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September 8, 2022 | Klein Consultants
The most common application of predictive validity in a real-world setting is in the process of selecting students for university. Most universities accept students based on their high school grade point averages in an effort to find the brightest and most dedicated students.
The basic assumption in this process is that a high-school student with a high grade point average will achieve high grades at university. Hundreds of studies have been conducted to test the predictive validity of this approach. To accomplish this, a researcher compares the grades earned after the first year of study to the high school grade point averages.
A high correlation indicates that the selection procedure was flawless, while a low correlation indicates that something was wrong with the approach. Most studies show a strong correlation between the two, and the method’s predictive validity is high, though not perfect.
Intuitively, this makes sense; previously outstanding students may experience homesickness or decide to spend the first year drinking beer. Underachieving college students, on the other hand, frequently become dedicated, hardworking students in the relative freedom of the university environment.
In the example of university selection, this approach does not test students who did not attend university due to low grades, personal preference, or financial concerns. This creates a gap in the data, and because the method is dependent on an incomplete data set, the researchers must always make some assumptions.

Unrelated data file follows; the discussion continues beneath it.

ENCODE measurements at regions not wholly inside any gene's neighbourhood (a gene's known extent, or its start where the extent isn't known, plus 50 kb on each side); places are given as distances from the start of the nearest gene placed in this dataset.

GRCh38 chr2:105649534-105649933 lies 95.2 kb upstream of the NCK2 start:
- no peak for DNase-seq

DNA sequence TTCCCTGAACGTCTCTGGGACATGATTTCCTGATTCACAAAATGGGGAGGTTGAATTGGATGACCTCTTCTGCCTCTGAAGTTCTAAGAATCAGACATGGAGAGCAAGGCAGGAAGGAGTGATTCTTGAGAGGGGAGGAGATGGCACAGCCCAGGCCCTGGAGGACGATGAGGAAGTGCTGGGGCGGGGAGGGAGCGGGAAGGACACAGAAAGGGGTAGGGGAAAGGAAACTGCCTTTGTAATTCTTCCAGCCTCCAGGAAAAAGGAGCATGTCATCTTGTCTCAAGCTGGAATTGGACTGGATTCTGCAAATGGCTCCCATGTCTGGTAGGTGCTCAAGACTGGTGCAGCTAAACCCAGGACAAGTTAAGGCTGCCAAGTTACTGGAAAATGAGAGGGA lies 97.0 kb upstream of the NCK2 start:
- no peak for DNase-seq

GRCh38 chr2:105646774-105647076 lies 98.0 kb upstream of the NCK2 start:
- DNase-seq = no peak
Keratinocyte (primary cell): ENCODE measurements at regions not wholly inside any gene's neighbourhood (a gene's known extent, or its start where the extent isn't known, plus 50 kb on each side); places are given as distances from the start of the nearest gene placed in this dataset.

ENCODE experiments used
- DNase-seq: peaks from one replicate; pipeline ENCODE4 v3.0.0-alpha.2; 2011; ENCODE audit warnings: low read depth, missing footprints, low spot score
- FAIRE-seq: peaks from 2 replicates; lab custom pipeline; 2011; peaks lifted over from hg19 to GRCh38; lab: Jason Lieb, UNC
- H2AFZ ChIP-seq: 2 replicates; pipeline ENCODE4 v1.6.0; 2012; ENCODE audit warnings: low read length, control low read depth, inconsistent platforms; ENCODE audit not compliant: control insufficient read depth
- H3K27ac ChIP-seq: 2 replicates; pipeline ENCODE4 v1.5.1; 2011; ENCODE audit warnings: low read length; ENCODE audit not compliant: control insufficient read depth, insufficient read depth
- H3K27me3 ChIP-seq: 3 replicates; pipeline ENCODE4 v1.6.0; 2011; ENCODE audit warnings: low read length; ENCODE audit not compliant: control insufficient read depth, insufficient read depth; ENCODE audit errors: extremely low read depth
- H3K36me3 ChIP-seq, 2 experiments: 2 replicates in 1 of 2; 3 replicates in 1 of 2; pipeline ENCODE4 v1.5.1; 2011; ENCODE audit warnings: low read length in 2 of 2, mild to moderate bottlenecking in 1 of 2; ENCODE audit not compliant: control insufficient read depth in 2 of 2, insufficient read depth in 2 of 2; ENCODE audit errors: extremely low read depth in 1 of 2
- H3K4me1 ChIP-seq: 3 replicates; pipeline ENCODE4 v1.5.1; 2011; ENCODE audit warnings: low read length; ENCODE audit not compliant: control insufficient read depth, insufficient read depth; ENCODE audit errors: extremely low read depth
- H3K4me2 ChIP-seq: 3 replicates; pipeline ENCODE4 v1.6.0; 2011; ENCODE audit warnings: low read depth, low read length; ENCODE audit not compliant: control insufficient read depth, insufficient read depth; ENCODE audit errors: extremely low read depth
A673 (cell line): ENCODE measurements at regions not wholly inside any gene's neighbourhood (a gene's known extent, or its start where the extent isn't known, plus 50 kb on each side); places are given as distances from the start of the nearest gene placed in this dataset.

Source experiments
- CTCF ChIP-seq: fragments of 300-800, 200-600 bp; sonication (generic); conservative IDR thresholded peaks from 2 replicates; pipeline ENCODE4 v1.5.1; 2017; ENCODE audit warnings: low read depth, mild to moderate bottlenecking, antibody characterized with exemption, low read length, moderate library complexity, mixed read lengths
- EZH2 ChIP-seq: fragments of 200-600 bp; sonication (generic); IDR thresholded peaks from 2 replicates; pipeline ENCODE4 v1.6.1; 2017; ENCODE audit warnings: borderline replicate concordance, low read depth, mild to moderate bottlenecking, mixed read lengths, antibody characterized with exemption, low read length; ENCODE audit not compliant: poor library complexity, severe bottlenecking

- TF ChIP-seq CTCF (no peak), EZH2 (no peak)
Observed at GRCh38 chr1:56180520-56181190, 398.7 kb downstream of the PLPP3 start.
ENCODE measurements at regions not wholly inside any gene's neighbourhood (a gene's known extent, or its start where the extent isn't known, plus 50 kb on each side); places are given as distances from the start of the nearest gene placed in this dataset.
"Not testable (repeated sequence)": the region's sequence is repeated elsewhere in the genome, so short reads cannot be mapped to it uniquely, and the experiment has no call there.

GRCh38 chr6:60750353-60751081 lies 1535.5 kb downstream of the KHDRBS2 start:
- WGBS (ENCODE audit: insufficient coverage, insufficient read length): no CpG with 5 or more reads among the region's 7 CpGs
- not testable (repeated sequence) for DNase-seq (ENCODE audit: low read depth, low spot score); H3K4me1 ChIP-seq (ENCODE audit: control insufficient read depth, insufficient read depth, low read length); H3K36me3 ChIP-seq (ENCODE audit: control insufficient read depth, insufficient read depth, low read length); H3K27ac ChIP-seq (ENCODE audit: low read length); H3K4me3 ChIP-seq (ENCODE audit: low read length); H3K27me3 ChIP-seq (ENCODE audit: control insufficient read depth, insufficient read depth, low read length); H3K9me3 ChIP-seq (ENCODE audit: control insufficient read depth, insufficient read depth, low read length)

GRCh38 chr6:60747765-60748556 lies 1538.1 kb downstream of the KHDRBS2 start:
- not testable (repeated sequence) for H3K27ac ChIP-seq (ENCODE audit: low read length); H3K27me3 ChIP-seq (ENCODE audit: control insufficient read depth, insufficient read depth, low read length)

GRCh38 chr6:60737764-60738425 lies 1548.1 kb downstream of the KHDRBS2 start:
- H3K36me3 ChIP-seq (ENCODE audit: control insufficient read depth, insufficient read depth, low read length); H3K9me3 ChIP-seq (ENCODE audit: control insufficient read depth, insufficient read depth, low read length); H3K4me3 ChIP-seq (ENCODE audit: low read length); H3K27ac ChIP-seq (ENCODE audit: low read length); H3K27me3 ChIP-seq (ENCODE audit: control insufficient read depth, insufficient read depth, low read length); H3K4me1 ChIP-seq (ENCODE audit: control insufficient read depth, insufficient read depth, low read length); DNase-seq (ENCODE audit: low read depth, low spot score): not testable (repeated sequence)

If the students with the highest grade point averages perform better after their first year of university, and the students who barely make it do the worst, researchers predict that non-attendees will perform even worse. This downward extrapolation may be incorrect, but predictive validity must take such assumptions into account.
Furthermore, scholars argue that using predictive tools like standardized test scores can exacerbate racial and class disparities in postsecondary educational access. Scholars have also observed that standardized admissions test scores measure cognitive abilities, whereas college success necessitates a variety of cognitive and non-cognitive characteristics.
Despite this shortcoming, predictive validity is still regarded as a highly effective measure of statistical accuracy. It is regarded as the most important measure of quality in many fields of research, and researchers are constantly looking for ways to maintain high predictive validity.